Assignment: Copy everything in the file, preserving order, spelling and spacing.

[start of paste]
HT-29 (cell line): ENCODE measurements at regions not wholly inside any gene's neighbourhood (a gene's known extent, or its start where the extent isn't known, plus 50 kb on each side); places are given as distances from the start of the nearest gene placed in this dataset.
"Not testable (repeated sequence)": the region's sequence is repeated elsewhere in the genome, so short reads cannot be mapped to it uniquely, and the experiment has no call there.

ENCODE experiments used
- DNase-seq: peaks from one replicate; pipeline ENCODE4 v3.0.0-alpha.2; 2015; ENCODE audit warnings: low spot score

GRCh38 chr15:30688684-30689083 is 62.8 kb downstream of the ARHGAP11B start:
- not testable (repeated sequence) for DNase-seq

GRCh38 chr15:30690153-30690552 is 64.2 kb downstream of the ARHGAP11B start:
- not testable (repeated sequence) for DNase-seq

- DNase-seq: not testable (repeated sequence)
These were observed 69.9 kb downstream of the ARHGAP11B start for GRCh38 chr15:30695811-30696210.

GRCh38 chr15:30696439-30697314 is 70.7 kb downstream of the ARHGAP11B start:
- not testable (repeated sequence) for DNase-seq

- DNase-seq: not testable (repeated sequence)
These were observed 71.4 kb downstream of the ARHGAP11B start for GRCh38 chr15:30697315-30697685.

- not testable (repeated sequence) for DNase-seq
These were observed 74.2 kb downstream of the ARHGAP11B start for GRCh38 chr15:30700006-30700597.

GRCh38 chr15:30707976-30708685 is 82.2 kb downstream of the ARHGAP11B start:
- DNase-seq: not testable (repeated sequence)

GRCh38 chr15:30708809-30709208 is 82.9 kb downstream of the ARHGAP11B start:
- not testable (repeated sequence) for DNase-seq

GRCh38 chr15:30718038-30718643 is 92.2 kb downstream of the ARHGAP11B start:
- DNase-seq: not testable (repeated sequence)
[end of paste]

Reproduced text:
HT-29 (cell line): ENCODE measurements at regions not wholly inside any gene's neighbourhood (a gene's known extent, or its start where the extent isn't known, plus 50 kb on each side); places are given as distances from the start of the nearest gene placed in this dataset.
"Not testable (repeated sequence)": the region's sequence is repeated elsewhere in the genome, so short reads cannot be mapped to it uniquely, and the experiment has no call there.

ENCODE experiments used
- DNase-seq: peaks from one replicate; pipeline ENCODE4 v3.0.0-alpha.2; 2015; ENCODE audit warnings: low spot score

GRCh38 chr15:30688684-30689083 is 62.8 kb downstream of the ARHGAP11B start:
- not testable (repeated sequence) for DNase-seq

GRCh38 chr15:30690153-30690552 is 64.2 kb downstream of the ARHGAP11B start:
- not testable (repeated sequence) for DNase-seq

- DNase-seq: not testable (repeated sequence)
These were observed 69.9 kb downstream of the ARHGAP11B start for GRCh38 chr15:30695811-30696210.

GRCh38 chr15:30696439-30697314 is 70.7 kb downstream of the ARHGAP11B start:
- not testable (repeated sequence) for DNase-seq

- DNase-seq: not testable (repeated sequence)
These were observed 71.4 kb downstream of the ARHGAP11B start for GRCh38 chr15:30697315-30697685.

- not testable (repeated sequence) for DNase-seq
These were observed 74.2 kb downstream of the ARHGAP11B start for GRCh38 chr15:30700006-30700597.

GRCh38 chr15:30707976-30708685 is 82.2 kb downstream of the ARHGAP11B start:
- DNase-seq: not testable (repeated sequence)

GRCh38 chr15:30708809-30709208 is 82.9 kb downstream of the ARHGAP11B start:
- not testable (repeated sequence) for DNase-seq

GRCh38 chr15:30718038-30718643 is 92.2 kb downstream of the ARHGAP11B start:
- DNase-seq: not testable (repeated sequence)